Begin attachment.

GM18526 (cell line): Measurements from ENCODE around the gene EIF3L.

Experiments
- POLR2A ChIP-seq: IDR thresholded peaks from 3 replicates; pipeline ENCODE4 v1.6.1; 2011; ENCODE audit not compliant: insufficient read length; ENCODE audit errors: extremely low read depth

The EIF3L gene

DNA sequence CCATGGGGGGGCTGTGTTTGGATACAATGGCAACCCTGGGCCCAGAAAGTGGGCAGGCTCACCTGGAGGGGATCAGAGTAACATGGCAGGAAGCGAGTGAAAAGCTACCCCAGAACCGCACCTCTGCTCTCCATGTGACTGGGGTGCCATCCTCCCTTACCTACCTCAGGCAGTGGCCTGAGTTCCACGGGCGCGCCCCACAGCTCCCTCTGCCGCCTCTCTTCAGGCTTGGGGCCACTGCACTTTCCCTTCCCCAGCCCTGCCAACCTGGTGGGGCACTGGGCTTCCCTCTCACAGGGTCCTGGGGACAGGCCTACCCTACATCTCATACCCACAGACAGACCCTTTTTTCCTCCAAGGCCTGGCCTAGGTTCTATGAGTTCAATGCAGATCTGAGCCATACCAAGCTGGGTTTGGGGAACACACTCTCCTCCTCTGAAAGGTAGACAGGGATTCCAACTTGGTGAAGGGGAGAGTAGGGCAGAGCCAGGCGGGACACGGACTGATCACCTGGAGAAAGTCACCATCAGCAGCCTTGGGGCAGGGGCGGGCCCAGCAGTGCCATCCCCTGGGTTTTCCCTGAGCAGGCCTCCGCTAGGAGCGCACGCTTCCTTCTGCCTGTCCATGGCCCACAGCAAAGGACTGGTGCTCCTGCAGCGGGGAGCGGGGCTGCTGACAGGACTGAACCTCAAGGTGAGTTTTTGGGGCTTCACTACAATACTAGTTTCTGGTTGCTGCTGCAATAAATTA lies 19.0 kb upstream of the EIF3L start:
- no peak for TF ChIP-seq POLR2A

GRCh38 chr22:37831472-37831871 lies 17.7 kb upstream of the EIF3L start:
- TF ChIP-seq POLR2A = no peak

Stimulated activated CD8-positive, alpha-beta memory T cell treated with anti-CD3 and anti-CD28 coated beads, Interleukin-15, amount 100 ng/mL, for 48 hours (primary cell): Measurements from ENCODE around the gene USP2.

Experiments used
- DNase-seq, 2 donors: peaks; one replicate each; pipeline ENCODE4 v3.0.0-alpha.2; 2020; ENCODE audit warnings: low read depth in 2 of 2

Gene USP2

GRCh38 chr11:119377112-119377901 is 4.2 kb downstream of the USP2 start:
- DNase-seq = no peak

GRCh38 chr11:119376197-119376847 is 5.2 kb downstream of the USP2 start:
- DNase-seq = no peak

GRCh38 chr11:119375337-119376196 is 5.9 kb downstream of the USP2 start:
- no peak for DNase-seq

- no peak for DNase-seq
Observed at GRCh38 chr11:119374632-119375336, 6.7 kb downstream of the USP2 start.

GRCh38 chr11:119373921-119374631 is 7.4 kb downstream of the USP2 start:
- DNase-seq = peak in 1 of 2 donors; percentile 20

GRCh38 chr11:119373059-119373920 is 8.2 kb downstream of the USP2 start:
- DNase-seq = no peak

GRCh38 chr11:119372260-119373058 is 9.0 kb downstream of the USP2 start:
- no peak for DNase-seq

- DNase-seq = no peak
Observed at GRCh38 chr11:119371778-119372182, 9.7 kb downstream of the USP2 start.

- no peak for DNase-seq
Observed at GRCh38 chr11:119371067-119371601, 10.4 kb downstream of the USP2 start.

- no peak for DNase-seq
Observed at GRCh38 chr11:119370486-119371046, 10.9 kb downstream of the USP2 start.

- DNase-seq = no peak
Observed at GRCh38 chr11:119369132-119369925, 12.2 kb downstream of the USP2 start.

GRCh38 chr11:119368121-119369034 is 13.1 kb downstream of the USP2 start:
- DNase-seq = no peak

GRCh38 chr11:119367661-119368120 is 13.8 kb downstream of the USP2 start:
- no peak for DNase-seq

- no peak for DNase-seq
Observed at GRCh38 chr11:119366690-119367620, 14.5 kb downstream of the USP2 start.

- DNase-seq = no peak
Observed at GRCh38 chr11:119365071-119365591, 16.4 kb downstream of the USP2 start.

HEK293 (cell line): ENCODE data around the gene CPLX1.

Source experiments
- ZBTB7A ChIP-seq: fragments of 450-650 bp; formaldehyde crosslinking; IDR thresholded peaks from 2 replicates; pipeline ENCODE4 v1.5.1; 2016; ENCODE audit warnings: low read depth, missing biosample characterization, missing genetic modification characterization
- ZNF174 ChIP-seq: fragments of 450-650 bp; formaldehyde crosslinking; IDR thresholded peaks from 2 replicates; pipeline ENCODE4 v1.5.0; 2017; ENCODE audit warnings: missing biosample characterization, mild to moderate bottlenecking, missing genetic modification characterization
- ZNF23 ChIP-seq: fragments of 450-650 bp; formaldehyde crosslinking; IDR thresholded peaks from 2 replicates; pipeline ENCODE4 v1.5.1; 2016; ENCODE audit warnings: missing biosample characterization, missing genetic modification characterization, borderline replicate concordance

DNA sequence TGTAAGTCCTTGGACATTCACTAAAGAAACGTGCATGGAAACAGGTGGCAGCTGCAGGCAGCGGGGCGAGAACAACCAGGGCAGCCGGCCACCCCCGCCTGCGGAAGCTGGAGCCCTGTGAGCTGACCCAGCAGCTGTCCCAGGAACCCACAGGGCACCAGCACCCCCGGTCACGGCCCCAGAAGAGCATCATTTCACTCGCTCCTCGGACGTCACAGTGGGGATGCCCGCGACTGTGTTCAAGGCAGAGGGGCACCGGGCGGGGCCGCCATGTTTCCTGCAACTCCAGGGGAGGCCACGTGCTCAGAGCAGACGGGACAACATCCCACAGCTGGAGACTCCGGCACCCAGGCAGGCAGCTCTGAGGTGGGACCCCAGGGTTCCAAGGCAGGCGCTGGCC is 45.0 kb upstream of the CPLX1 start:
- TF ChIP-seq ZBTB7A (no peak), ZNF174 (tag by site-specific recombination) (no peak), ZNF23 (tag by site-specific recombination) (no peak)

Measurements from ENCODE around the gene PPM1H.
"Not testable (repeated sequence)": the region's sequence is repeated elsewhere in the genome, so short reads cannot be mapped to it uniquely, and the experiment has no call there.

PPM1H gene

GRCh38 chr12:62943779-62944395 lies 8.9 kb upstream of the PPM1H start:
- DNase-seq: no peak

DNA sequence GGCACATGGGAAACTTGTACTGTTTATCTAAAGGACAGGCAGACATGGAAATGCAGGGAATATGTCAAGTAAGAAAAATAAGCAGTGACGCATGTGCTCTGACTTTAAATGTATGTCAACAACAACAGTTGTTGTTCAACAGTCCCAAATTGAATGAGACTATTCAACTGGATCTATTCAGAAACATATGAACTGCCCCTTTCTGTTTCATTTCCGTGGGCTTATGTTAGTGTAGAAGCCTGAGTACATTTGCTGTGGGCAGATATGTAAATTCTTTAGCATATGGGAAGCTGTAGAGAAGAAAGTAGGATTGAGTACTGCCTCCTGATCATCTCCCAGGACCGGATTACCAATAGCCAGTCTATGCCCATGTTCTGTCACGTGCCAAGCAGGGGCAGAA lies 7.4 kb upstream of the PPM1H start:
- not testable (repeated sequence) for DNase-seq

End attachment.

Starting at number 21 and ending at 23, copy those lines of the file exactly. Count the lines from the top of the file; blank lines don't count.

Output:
GRCh38 chr11:119373921-119374631 is 7.4 kb downstream of the USP2 start:
- DNase-seq = peak in 1 of 2 donors; percentile 20

GRCh38 chr11:119373059-119373920 is 8.2 kb downstream of the USP2 start: